Techniques in Depth: Making Buttonholes

May 4, 2018
MDK Field Guide No. 6 is terrific (and also 100% free of buttonholes)

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15 Comments
  • Thank you for a terrific tutorial! I was a seamstress long before I started knitting and am rarely satisfied with my untidy knit buttonholes. This has been added to my bookmarks to reference

  • You’re a genius, teaching me how to save articles. I had been wanting to do that, and now I have!

    • I’m new here. How do you save articles? I definitely want to save this one!

    • Now I just saw the link at the bottom. Oops.

  • Someday when I have nothing else to do (when I’m dead), I will go back through MDK and save all the articles I might want to find in my next life.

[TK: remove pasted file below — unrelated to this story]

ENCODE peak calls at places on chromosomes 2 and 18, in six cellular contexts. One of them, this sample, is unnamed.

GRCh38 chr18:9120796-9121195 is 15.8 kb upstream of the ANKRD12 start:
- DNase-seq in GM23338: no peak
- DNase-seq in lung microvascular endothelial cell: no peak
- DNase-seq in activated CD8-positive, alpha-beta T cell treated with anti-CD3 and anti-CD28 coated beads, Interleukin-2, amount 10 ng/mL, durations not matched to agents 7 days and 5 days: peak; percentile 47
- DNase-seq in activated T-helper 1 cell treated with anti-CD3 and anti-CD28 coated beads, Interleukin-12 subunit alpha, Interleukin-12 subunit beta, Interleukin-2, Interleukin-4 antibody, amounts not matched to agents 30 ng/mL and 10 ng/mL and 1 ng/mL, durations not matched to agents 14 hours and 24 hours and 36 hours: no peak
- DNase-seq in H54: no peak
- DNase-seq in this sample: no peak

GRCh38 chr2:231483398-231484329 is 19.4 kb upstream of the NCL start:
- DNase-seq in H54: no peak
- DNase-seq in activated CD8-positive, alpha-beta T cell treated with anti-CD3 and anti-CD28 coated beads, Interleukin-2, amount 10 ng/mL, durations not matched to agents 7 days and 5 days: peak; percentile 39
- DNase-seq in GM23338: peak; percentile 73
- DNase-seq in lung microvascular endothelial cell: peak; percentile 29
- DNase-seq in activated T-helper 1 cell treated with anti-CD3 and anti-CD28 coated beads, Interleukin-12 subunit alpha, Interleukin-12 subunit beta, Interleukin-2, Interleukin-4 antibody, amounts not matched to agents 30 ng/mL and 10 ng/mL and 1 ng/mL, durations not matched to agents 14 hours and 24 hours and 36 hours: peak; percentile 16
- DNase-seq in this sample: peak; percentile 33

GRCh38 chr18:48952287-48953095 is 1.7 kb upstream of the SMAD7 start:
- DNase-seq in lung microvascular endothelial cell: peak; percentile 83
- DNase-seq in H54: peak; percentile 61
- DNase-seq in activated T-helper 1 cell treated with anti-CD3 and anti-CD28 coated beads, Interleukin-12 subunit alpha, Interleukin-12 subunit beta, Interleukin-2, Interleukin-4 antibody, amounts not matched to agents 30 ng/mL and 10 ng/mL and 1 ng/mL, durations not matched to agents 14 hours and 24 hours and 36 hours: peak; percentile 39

• It was easy to save! Thanks–this is really worth saving.

  • Thankyou for this excellent guide to buttonholing, Succinct and great photographs. After years of trying and never achieving perfectly aligned button holes and buttons, slipped stitch mock cable trims here I come!

  • Excellent column, Kate! And I think your afterthought buttonhole is a bit of genius 🙂

  • thanks so much for putting this guide together—clear instructions and these photos are really helful. saved this!

  • Really love this series! Saved!

  • When I need a small buttonhole, I add a stitch in the first row and then on the way back I drop it and voila! A hole in the knitting. It’s a fast way to do it.

  • “Or just use a shawl pin.”

    • roflol

  • Just curious – I was wondering where the tradition of mens buttonholes being on one side, womens on the other came from?

    • Men’s buttonholes were placed on the left so the flap wouldn’t catch on their sword hand when they drew their swords. This is also the reason that Englishmen kept to the left side of the road – so they could draw their swords facing the enemy. Don’t know how they managed if they were left handed! I read one reference which suggested that their trainers tried to switch them to using their right hand.